Author who lost book deal over tweet about black DC Metro worker sues publisher

Screengrab File Photo

Turns out, Jordanian-American author Natasha Tynes hasn’t played her last hand of “identity politics poker.”

Tynes found herself on the receiving end of race-driven social media backlash after she called out a DC Metro worker eating on the train, resulting in her publisher, Rare Bird Lit., Inc., cancelling her book deal.

This week, the author’s lawyers pushed all in with a $13.4 million lawsuit, claiming the company breached its contract and defamed Tynes.

“The incident left Tynes essentially stripped of a book deal, placed on leave from her job and hospitalized for multiple conditions, including suicidal thoughts, a lawsuit filed this week in the Superior Court of California, County of Los Angeles alleges,” USA Today reported.

Turning the tables somewhat, the lawsuit claims Rare Bird, “an all-white company,” inaccurately painted Tynes, an “immigrant woman of color,” as a racist and benefited off the public backlash.

Rare Bird Books attorney David S. Eisen called Tynes’ lawsuit “baseless” and pledges to fight the litigation, according to the newspaper.

The transit worker was a black woman and Tynes was accused of being a racist for taking to Twitter to report her, even though Tynes is a minority herself — who knew there was a pecking order?

The refrain “Eating while black” was commonplace at the time and Fox New’s “The Five” co-host Jesse Watters hit the nail on the head while commenting on the story.

“You can see what hand beats another hand in identity politics poker,” Watters observed. “You have a black female Republican union employee, her hand beats a female Muslim immigrant author.”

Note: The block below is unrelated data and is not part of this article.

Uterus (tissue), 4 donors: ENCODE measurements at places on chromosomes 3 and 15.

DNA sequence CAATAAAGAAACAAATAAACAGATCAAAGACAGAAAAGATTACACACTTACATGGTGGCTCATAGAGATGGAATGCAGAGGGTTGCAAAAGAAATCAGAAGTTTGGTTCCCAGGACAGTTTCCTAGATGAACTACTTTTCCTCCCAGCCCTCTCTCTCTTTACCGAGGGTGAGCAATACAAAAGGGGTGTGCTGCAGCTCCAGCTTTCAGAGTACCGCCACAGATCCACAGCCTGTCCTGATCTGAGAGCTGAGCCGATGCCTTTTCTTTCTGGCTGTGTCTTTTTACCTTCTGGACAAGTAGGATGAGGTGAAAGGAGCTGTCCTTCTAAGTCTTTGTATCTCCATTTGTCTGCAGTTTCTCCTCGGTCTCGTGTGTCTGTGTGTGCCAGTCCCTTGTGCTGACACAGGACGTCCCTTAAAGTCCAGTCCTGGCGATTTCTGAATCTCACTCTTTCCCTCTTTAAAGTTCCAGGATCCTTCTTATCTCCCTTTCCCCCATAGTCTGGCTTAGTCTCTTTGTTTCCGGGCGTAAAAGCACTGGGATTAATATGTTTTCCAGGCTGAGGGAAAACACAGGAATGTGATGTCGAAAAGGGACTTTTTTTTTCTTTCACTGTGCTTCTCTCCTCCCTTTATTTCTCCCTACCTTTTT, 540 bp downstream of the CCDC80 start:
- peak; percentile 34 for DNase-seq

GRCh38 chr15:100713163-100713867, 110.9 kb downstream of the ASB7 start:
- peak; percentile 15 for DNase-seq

Tynes tweeted a photo of the worker and tagged the Washington Metropolitan Area Transit Authority.

She added: “When you’re on your morning commute & see @wmata employee in UNIFORM eating on the train. I thought we were not allowed to eat on the train. This is unacceptable. Hope @wmata responds. When I asked the employee about this, her response was ‘worry about yourself.’”


Tynes would later delete her tweet after being set upon by a Twitter mob, but Rare Bird announced its intention to back out of its role in Tynes’ upcoming novel, “They Called Me Wyatt.”

Saying Tynes “did something truly horrible,” the publishing company defended black women in a statement.

“Black women face a constant barrage of this kind of inappropriate behavior directed toward them and a constant policing of their bodies,” Rare Bird said.

Tynes’ attorney alleged that Rare Bird attacked her character, saying she received death threats and was forced to leave the country.

Natasha Tynes was falsely and maliciously accused of being a racist and of threatening the physical safety of a black woman by a publisher who knew better,” Tyne’s attorney, William Moran said in a statement. “Hours before, the publisher was well aware that my client had pleaded with WMATA not to discipline the employee and told her that ‘we’ve got your back.’ Well, my client still has the knife sticking out of her back.

“I have never seen a publisher throw one of their authors under the bus like this and knowingly destroy their lives on false pretenses.”


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